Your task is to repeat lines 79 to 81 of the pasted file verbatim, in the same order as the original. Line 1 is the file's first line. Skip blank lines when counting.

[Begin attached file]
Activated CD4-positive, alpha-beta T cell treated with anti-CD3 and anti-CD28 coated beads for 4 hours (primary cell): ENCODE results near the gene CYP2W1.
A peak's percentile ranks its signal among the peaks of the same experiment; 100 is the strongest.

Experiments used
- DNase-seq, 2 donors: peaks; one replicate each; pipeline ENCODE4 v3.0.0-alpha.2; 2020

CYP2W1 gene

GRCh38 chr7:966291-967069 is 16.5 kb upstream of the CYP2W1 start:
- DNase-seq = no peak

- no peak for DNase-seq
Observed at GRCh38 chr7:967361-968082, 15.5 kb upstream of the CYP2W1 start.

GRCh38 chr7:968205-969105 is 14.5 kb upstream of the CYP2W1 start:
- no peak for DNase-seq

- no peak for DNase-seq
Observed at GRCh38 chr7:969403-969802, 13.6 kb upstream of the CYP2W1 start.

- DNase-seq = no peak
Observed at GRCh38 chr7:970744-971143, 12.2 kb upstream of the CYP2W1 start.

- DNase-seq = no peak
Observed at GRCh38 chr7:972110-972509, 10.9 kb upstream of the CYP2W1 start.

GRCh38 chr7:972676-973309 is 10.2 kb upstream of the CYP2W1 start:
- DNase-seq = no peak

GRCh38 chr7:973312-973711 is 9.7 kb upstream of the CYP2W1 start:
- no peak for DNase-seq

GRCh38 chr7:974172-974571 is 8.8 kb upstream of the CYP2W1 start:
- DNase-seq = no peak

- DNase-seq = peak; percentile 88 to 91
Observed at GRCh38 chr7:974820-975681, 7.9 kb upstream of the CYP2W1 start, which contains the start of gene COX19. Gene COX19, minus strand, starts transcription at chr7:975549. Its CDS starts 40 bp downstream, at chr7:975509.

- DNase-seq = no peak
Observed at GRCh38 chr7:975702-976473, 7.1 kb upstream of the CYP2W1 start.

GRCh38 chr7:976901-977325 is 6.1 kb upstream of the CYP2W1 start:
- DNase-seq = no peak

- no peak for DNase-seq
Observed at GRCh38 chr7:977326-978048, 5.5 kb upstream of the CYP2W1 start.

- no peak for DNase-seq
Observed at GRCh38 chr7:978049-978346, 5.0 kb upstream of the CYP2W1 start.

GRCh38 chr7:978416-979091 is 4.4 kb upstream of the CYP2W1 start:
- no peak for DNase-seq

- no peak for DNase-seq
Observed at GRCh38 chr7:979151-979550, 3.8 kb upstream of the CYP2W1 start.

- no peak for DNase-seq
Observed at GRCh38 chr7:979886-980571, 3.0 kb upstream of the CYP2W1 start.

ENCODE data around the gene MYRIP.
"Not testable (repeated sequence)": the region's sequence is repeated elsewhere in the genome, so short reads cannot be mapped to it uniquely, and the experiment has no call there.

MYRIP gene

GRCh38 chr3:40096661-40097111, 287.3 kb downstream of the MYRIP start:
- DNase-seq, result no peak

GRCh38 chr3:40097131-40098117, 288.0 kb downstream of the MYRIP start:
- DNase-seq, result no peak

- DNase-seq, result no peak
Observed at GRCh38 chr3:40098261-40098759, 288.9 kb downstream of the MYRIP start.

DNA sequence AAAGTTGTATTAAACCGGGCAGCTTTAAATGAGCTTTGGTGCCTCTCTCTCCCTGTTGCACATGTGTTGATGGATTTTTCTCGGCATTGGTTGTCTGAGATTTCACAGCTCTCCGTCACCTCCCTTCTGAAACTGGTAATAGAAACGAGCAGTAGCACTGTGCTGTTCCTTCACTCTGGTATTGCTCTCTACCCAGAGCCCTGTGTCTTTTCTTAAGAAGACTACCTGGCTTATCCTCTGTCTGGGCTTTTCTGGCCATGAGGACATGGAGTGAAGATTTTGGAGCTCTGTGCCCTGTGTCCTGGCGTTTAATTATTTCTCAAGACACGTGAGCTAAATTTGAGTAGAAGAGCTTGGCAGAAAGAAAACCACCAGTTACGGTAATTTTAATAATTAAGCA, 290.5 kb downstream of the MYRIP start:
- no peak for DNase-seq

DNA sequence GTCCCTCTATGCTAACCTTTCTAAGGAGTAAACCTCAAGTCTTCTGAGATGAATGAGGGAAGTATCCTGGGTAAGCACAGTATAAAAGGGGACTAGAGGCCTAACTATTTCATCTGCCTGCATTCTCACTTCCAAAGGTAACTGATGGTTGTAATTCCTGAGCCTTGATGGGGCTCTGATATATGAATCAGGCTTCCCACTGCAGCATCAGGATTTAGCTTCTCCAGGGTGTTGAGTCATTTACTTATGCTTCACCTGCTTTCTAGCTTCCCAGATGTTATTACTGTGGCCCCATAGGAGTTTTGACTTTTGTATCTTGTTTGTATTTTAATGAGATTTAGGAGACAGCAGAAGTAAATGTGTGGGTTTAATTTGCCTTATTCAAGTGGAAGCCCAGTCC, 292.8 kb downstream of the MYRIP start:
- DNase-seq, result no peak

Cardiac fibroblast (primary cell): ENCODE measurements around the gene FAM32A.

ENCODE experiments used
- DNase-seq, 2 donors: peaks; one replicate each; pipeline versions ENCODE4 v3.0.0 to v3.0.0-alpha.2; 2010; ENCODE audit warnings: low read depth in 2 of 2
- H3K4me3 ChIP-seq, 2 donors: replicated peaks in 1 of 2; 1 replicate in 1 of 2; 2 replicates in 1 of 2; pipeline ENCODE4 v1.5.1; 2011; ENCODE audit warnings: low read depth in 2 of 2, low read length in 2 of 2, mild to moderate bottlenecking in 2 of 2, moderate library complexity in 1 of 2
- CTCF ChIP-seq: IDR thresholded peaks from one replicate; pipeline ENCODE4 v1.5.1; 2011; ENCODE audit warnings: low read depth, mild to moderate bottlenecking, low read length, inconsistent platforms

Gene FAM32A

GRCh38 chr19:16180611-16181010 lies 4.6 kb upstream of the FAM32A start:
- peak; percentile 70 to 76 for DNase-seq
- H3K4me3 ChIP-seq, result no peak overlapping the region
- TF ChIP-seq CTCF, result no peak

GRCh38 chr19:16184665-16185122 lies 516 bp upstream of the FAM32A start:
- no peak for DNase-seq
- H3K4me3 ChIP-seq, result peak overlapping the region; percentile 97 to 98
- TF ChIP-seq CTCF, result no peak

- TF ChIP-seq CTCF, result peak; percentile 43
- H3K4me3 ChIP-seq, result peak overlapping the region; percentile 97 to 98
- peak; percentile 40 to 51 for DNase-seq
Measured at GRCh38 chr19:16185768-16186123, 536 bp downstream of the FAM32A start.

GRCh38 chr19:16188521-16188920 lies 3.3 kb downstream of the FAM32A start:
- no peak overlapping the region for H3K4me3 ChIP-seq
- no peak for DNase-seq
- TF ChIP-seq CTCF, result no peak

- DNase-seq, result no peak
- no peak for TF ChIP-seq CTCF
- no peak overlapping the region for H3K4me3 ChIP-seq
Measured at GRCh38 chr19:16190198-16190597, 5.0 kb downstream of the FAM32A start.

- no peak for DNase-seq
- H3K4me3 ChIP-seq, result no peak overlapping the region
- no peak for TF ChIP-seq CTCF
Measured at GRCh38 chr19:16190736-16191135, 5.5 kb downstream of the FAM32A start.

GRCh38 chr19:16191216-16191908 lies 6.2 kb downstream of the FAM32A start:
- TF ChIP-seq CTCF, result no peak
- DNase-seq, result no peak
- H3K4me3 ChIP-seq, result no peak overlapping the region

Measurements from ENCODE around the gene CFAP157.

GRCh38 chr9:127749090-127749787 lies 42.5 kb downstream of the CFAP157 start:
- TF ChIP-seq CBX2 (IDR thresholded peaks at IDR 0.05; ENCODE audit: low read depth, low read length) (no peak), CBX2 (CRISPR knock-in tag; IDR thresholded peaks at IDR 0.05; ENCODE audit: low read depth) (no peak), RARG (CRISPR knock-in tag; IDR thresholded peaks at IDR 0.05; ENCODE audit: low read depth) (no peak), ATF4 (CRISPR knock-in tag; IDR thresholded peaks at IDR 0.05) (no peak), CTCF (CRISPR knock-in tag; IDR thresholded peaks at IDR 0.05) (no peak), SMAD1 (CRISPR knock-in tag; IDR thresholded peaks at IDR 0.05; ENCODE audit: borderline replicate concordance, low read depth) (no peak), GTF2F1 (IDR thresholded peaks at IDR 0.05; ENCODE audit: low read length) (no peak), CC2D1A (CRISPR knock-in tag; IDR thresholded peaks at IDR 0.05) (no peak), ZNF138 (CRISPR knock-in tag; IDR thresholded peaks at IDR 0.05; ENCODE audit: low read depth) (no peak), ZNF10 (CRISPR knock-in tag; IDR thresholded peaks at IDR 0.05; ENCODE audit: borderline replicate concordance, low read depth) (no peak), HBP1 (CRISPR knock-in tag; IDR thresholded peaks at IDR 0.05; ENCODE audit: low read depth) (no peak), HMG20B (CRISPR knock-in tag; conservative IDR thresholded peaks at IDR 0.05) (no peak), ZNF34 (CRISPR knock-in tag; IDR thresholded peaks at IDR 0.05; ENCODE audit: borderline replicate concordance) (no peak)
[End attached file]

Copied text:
- no peak for DNase-seq
- H3K4me3 ChIP-seq, result no peak overlapping the region
- no peak for TF ChIP-seq CTCF